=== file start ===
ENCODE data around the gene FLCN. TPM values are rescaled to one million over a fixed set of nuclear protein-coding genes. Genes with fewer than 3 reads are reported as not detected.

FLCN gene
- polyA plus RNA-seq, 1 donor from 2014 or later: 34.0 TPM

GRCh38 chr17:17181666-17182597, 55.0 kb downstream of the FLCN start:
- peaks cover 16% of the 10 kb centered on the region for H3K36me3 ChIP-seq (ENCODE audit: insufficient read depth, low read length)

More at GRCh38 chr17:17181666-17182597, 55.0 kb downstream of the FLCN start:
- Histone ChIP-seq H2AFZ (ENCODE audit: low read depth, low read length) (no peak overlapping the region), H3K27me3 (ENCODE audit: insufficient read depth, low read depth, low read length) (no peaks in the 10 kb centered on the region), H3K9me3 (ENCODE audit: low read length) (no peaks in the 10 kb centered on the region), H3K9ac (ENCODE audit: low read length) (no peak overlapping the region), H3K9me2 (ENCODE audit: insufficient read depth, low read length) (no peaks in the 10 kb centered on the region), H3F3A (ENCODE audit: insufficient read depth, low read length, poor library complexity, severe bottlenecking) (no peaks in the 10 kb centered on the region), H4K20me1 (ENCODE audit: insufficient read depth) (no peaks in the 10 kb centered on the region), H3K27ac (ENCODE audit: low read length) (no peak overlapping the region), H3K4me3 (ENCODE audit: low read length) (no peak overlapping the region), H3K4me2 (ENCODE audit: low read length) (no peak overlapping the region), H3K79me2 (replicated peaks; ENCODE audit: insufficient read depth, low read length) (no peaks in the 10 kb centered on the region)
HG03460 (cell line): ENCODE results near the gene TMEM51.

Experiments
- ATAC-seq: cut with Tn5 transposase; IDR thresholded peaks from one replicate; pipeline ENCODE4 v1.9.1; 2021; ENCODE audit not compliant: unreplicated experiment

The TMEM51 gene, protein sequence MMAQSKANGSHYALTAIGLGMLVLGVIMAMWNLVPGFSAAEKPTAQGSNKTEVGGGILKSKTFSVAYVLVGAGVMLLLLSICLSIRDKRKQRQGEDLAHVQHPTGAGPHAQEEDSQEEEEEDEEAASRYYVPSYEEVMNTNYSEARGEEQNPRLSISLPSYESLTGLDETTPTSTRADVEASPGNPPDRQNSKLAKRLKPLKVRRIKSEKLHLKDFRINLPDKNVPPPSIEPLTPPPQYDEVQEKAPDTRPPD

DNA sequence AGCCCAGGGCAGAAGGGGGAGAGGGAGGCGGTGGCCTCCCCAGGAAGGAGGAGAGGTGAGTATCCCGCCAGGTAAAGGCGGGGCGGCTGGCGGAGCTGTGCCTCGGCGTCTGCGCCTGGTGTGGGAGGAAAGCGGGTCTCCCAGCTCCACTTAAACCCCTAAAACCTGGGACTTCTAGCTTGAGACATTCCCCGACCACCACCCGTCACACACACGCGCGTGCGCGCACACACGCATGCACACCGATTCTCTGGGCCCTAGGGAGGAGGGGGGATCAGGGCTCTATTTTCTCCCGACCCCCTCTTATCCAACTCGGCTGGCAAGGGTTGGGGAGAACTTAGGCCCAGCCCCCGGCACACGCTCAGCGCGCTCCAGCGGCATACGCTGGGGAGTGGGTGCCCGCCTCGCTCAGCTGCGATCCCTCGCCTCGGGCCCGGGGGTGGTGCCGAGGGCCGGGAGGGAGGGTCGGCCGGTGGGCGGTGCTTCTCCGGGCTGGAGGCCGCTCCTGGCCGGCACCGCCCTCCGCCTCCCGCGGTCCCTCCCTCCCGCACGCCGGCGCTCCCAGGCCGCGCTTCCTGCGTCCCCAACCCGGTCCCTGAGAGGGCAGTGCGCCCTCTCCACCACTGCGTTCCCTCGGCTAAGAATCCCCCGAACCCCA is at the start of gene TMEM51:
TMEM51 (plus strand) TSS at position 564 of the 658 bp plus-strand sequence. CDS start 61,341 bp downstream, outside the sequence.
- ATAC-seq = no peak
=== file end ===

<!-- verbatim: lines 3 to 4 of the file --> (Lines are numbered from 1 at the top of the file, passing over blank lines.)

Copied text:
- polyA plus RNA-seq, 1 donor from 2014 or later: 34.0 TPM

GRCh38 chr17:17181666-17182597, 55.0 kb downstream of the FLCN start: